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Grateful Patient Bob Reed Gives Back With All His Heart

Dec 30, 2016, 13:50 PM by Nicole Young
Bob Reed
After undergoing two major procedures to clear the arteries in his heart, you might guess that a hospital would be the last place 84-year-old Bob Reed would want to spend his free time. But the truth is he relishes his volunteer role greeting patients. This extremely positive and cheerful senior citizen regularly crosses paths with many medical staff members who treated him. He claims he’s just paying it forward, grateful to have a second chance at life, and appreciative of the personal connections he’s made. “I love every one of those doctors there,” declares Reed. And the feeling is mutual. Reed is practically a mini-celebrity at Cottage Hospital. He shows up early to have breakfast before his weekly shift, and enjoys striking up a friendly banter with everyone from the surgeons to the kitchen crew. “I feel like I am needed and I could do some good,” says Reed.

It was during his Wednesday morning volunteer slot last fall that Reed noticed he was getting winded while walking down long hallways or up stairs, a frustrating feeling for an active person, who doesn’t like to be incapacitated and prefers to just get up and go. He remembered meeting Dr. Joseph Aragon, a Sansum Clinic specialist in cardiovascular medicine and interventional cardiology. Reed and his wife, Linda, were impressed with Dr. Aragon’s demeanor and expertise. With the possibility of heart problems on the horizon, they chose Dr. Aragon to be their guide. One listen with his stethoscope, and the physician heard a murmur in Reed’s heart. A murmur is a common symptom of aortic stenosis, and can be heard when a valve is not functioning properly. Up for debate was how to treat Reed, who in 2000 had undergone a six-way bypass to relieve clogged arteries. Whether he could tolerate another major surgery was in question. Dr. Aragon and his team had just begun to perform transcatheter aortic valve replacement or TAVR on select, high-risk patients with great success. During this revolutionary procedure, doctors place a new valve in the heart using a catheter inserted in the groin, thereby avoiding major surgery.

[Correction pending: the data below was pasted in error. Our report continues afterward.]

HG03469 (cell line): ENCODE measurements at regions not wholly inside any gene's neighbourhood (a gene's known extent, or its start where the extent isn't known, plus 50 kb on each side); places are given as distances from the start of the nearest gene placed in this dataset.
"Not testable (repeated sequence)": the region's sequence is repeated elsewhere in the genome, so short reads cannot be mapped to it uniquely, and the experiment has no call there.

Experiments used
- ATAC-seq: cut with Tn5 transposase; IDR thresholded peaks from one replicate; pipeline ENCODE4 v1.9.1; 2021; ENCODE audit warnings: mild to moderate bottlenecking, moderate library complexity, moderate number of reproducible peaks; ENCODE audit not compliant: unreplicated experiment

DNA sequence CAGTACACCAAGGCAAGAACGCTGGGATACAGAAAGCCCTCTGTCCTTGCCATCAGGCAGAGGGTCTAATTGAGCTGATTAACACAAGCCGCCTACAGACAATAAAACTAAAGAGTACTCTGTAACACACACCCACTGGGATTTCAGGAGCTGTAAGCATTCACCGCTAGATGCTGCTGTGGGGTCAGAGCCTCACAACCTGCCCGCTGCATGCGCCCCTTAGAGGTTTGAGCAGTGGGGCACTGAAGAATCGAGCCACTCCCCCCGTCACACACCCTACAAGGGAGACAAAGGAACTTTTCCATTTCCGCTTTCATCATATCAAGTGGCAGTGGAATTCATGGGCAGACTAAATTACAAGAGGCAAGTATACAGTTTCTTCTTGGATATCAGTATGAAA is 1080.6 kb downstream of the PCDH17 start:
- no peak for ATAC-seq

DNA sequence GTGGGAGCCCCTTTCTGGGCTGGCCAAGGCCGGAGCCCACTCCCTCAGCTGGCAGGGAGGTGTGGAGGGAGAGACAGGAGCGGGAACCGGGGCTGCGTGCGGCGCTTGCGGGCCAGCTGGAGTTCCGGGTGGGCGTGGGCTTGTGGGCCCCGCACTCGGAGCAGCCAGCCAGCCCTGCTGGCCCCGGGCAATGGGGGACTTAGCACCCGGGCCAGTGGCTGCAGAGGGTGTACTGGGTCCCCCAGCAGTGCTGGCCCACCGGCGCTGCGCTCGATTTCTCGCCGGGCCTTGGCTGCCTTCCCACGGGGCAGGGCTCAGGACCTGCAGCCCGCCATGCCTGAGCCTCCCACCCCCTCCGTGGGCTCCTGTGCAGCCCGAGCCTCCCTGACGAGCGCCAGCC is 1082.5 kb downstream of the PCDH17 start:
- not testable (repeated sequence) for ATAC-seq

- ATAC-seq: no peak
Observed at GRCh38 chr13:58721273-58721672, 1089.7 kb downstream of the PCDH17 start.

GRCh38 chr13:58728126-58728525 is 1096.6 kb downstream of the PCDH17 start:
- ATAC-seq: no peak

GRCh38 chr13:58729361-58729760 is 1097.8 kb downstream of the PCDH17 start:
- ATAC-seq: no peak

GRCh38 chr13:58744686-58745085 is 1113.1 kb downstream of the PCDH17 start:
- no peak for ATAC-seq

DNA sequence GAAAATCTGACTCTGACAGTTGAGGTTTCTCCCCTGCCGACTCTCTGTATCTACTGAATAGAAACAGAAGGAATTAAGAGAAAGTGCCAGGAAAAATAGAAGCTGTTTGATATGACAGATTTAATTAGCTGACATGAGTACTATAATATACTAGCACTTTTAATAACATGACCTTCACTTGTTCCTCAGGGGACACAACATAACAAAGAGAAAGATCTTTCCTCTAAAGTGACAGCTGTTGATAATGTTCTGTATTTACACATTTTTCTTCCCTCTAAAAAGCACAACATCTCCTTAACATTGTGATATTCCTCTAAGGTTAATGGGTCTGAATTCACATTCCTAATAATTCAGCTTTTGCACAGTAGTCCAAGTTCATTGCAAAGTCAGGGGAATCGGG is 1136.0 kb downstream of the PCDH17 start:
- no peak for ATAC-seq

Dr. Aragon referred Reed to Jillian Loewen, a nurse practitioner dedicated to TAVR patients. A lengthy battery of tests would determine if Reed could be a candidate for the new procedure. Loewen grins widely when recalling Reed, describing him as a “firecracker,” always bursting with energy. But his medical condition was quickly declining. Once Dr. Aragon determined Reed fit the criteria, he explained how TAVR worked. Reed had no hesitation. “I was all for it. I would rather have an incision in my groin, than my chest. I had enough of that,” he explains. He told the doctor “Go for it!” and within a month, became one of the first Santa Barbara TAVR patients. “He got the valve and he did beautifully,” asserts Dr. Aragon. Reed left the hospital after a few days, and recovered at home much faster than with his openheart surgery. “It’s unbelievable. I can run through the hospital and never get tired. Before I was lucky to go upstairs and down again without having to sit and wait to get my breath back.”

In addition to his regular front desk shift, Reed also volunteers for the Mended Hearts Association. The organization is a community based, nationwide heart patient support network that partners with hospitals and rehab clinics. A member visited with Reed when he had open-heart surgery to educate him on the procedure, and to offer comfort to him and his family. This gentleman sharing his own experience was the perfect medicine for Reed, who at the time was worried and depressed. “It made me think, ‘maybe I do have a life ahead, so why am I so down?’” Reed recalls. He’s now president of the local chapter of Mended Hearts, and spends time with patients five days a month. Along with his YMCA workouts, dinner dances at the Elks Lodge and weekends seeing his gaggle of children and grandchildren, Reed’s calendar is packed for someone his age. And there’s no sign of slowing down. His commitment to others keeps him looking forward to another day. “I enjoy helping people. And it’s something that makes me enjoy life,” he adds with a wink.

For the Sansum Clinic Cardiology Department, call (805) 898-3138.
For more information on TAVR click here.
For more information on Mended Hearts Association: www.mendedhearts.org

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